A patron entering the Flagon will see two guards flanking the outer doors, pass through a lobby to a gleaming copper-sheathed inner double door flanked by another two guards, and then enter the dim interior where a gowned hostess awaits (with two guards of her own) to guide the patron to whichever table he desires. All three guard posts have alarm-gongs; striking one rings a central gong in the kitchens, where the owner then swiftly sends out reinforcements.


The Flagon is owned by the Harbright family, all of whom tend to be handsome. They are of middling height, seldom run to fat, and have strong features, including hair that goes silver at the temples as they age. One of the elder uncles of the family, Drengar (LN male human Exp6/Rog1), has taken his family away from daily work and life in Waterdeep (largely - and vainly - to protect his daughters from corruption and early marriage to undesirables). He now runs the Flagon, which is rapidly proving far more prosperous than the steady family textile business.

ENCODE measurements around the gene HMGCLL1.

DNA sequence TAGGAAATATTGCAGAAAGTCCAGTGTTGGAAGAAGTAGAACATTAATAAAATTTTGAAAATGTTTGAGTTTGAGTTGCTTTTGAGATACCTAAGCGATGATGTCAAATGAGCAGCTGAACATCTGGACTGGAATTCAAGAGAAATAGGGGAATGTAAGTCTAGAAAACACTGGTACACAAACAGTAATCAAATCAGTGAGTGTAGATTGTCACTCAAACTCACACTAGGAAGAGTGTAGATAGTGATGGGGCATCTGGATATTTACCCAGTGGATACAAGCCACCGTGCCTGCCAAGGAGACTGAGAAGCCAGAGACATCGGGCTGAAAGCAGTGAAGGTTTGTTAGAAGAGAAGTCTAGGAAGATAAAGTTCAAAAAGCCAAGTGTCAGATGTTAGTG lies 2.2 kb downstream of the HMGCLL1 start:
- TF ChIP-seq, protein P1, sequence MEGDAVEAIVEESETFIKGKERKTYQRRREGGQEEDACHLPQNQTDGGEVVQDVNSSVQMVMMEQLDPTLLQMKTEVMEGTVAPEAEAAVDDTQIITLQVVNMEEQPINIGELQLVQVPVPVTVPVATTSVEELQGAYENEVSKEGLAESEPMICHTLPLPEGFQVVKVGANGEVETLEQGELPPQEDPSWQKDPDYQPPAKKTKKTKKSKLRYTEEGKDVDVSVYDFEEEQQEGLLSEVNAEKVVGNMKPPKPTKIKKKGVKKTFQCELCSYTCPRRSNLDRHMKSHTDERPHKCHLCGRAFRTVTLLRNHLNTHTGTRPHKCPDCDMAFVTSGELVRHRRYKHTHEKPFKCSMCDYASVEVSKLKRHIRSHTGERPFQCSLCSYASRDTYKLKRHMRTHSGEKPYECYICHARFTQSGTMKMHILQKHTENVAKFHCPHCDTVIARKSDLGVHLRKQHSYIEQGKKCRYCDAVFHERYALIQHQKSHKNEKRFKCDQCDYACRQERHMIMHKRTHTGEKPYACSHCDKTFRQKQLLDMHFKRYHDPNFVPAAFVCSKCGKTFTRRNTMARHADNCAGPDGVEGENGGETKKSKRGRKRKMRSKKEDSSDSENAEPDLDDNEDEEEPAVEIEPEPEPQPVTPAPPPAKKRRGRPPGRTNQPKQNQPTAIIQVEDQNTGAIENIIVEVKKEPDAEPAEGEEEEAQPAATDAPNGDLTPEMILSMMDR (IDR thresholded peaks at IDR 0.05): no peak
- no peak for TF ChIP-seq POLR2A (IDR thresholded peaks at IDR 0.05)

Drengar, who is addressed as "Master" by his staff, is stern but fair, and well regarded by all who work for him. Two shifts (dawn to dusk and vice versa) work the Flagon. The total roster of Flagon employees consists of twenty kitchen staff (Harbrights and local women), three exceptionally beautiful female hostesses, sixteen "tablemasters" (attractive men and women of Waterdeep who administer the games and provide cards, dice, markers, and banking services), twenty-odd stable hands (the Flagon boards mounts and stores coaches for some city folk as well as tending to guests' horses), and forty-six guards.

Travelers setting forth from Waterdeep often arrange to meet at the Flagon (to join a caravan or form a large armed group for travel safety), and this practice is becoming more popular with laborers and merchants of middling fortunes - especially since the game of High Dragon started gaining popularity and Drengar Harbright started "sweetening the winner's pot" with cash prizes.